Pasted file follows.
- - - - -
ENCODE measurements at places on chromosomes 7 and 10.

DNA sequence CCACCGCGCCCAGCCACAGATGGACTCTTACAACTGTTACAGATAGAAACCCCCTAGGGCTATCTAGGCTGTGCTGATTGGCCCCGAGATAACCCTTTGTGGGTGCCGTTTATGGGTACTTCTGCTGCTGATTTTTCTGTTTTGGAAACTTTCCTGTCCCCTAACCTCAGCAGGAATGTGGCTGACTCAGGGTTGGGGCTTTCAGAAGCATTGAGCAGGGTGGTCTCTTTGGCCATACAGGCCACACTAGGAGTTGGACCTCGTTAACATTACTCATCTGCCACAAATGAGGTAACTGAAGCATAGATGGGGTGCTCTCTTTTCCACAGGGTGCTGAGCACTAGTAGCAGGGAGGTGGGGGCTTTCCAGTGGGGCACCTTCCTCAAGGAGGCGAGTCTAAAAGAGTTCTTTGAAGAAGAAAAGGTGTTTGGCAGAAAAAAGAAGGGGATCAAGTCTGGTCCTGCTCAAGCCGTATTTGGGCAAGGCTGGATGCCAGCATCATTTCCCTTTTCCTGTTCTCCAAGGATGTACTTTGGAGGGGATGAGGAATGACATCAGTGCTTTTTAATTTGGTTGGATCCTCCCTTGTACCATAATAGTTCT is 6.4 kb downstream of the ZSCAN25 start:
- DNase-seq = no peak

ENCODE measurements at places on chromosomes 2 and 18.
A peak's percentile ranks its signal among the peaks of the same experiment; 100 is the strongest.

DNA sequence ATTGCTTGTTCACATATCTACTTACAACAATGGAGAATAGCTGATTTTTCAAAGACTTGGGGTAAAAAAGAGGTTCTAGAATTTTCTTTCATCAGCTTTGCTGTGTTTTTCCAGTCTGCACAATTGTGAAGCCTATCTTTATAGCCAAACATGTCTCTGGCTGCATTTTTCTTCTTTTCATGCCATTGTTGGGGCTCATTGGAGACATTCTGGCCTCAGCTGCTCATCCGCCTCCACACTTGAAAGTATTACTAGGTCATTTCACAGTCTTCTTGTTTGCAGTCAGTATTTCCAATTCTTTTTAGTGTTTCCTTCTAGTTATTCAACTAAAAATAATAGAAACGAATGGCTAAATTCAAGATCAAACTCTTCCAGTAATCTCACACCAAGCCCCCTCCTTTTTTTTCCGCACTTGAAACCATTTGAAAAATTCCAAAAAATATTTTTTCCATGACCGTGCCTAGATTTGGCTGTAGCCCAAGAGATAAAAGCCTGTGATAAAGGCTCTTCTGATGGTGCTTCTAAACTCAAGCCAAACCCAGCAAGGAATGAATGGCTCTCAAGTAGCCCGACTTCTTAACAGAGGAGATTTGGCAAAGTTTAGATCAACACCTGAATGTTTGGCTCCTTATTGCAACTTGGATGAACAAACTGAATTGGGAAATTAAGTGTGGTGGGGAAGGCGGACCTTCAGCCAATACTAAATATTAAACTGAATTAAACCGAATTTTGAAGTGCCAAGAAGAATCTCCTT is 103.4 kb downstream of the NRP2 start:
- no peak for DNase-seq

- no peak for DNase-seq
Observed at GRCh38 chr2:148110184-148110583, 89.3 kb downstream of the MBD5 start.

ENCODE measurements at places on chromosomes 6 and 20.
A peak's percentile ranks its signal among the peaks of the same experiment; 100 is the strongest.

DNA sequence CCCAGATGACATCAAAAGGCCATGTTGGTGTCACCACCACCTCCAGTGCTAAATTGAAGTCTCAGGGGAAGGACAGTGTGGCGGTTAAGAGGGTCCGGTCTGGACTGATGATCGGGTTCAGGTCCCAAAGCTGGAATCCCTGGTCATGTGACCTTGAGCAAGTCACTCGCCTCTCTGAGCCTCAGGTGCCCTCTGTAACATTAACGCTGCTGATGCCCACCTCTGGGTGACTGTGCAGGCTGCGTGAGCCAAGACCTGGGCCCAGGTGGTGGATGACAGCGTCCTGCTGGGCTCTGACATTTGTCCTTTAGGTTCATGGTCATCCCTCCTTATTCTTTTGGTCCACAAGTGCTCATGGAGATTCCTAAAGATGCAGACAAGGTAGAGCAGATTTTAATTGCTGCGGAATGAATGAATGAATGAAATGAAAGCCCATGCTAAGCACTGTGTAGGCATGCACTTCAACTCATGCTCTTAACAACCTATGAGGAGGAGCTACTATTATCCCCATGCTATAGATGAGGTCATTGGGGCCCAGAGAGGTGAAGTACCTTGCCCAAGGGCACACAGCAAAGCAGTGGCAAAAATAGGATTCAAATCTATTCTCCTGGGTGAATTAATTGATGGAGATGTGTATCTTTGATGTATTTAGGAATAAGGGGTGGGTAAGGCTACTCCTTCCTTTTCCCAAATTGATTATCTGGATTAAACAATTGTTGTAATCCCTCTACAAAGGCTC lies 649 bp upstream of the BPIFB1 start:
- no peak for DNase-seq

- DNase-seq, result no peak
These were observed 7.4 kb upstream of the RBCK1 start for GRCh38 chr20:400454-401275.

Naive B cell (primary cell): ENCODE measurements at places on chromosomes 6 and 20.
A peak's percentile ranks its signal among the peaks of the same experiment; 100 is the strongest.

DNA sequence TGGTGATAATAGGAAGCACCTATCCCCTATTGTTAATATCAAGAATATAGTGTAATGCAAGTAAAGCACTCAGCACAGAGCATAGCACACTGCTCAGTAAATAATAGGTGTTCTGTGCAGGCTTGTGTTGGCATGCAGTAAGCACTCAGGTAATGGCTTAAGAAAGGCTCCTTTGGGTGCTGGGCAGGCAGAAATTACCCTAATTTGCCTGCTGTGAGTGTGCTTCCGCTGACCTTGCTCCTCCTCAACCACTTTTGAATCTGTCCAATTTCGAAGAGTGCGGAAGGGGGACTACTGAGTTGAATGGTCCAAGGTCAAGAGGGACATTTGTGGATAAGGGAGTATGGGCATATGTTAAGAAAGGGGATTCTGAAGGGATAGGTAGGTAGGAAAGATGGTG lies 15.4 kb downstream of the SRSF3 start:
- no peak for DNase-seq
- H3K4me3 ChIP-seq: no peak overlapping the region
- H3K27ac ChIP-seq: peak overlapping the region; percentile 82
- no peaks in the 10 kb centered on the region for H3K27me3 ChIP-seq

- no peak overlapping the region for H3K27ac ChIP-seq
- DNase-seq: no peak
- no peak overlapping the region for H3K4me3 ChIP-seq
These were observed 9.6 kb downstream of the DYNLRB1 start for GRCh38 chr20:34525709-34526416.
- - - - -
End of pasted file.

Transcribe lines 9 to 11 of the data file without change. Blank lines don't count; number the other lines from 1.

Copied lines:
Observed at GRCh38 chr2:148110184-148110583, 89.3 kb downstream of the MBD5 start.

ENCODE measurements at places on chromosomes 6 and 20.
A peak's percentile ranks its signal among the peaks of the same experiment; 100 is the strongest.